Thursday, October 4, 2012

Thursday Review—More about Scrivener, Part 1

by Lynn Blackburn

Last year, I reviewed the writing software Scrivener when the PC version was still in beta form. Mac users have had Scrivener for years, but I’m not bitter. Nope. Not at all.

I gladly paid to upgrade to the full version ($40) as soon as it became available and I’m happy to report that everything I said last year remains true. I LOVE SCRIVENER!

Scrivener, in my humble and not at all expert opinion, is a far superior way of writing a novel than opening up a Word document and diving in. (Be sure to read my previous posts—ScrivenerPart 1 and Scrivener Part 2—to get an overview of the program).

But I know some of you are still struggling with the idea of using software like this. You wonder if it can really be all that helpful and if it’s worth the time to figure it out.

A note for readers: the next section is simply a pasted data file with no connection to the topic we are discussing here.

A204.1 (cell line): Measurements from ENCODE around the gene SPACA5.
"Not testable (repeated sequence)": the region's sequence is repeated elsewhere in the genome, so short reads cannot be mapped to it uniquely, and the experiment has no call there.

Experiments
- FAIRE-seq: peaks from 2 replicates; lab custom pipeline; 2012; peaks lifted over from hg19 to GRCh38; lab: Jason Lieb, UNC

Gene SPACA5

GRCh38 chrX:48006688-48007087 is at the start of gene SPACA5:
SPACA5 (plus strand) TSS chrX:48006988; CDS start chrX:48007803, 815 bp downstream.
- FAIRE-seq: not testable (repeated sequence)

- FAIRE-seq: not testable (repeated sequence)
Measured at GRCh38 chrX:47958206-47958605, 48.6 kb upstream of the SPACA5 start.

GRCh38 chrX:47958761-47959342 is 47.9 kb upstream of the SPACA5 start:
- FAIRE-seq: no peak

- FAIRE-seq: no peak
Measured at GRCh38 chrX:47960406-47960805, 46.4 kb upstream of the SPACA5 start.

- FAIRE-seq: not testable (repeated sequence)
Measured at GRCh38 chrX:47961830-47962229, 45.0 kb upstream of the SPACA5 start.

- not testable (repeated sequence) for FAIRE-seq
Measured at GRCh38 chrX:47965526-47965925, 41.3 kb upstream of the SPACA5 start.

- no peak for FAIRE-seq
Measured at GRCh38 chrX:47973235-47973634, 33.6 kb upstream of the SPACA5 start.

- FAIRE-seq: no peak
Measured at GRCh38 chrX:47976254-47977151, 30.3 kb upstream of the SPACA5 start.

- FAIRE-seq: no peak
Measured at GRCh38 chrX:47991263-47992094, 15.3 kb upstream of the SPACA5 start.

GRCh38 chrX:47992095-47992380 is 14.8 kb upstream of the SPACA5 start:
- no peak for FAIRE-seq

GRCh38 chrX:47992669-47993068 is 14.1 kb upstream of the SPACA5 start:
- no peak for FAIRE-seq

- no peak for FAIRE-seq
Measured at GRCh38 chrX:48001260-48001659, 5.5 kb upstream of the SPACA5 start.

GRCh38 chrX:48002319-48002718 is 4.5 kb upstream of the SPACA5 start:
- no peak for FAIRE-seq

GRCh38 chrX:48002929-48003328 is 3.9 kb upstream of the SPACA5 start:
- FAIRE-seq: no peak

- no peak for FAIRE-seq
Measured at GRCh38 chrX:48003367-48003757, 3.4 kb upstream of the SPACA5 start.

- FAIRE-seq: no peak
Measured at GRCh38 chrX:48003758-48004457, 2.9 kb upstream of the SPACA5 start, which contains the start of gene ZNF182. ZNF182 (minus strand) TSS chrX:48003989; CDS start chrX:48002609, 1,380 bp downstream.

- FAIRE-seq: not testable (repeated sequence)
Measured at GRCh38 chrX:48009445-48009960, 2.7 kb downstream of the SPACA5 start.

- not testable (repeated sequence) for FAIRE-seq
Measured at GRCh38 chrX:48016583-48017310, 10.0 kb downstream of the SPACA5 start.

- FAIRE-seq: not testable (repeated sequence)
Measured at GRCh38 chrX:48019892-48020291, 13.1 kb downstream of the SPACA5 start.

So I thought we’d take a more visual approach.

When you open Scrivener, there are three tabs at the top that control your view. You’ve got a document view, a corkboard, and an outliner.
Here’s what this post looks like in Document View.

Document View of Scrivener 
As you can see, this is familiar territory. If you can use Word, you can do this. You type, words appear. No sweat.

But what if you’re working on something a little more complex than a blog post? Let’s take a look at the other two viewing options—the Outliner and the Corkboard.

The Outliner—Do you follow the classic 3-act structure? You could label scenes by Act. Maybe you prefer Angela Hunt’s Plot Skeleton? No worries. Set up your skull, eyes, neck, ribs, etc. What if you use Susan May Warren’s Lindy Hop? Go for it. In the Outliner, you can see where each chapter and scene fits into your plot structure. You can even set word count targets based on the desired length of your book.

For illustration purposes, here’s a screen shot of an outline I’m currently working on.

Outline view of Scrivener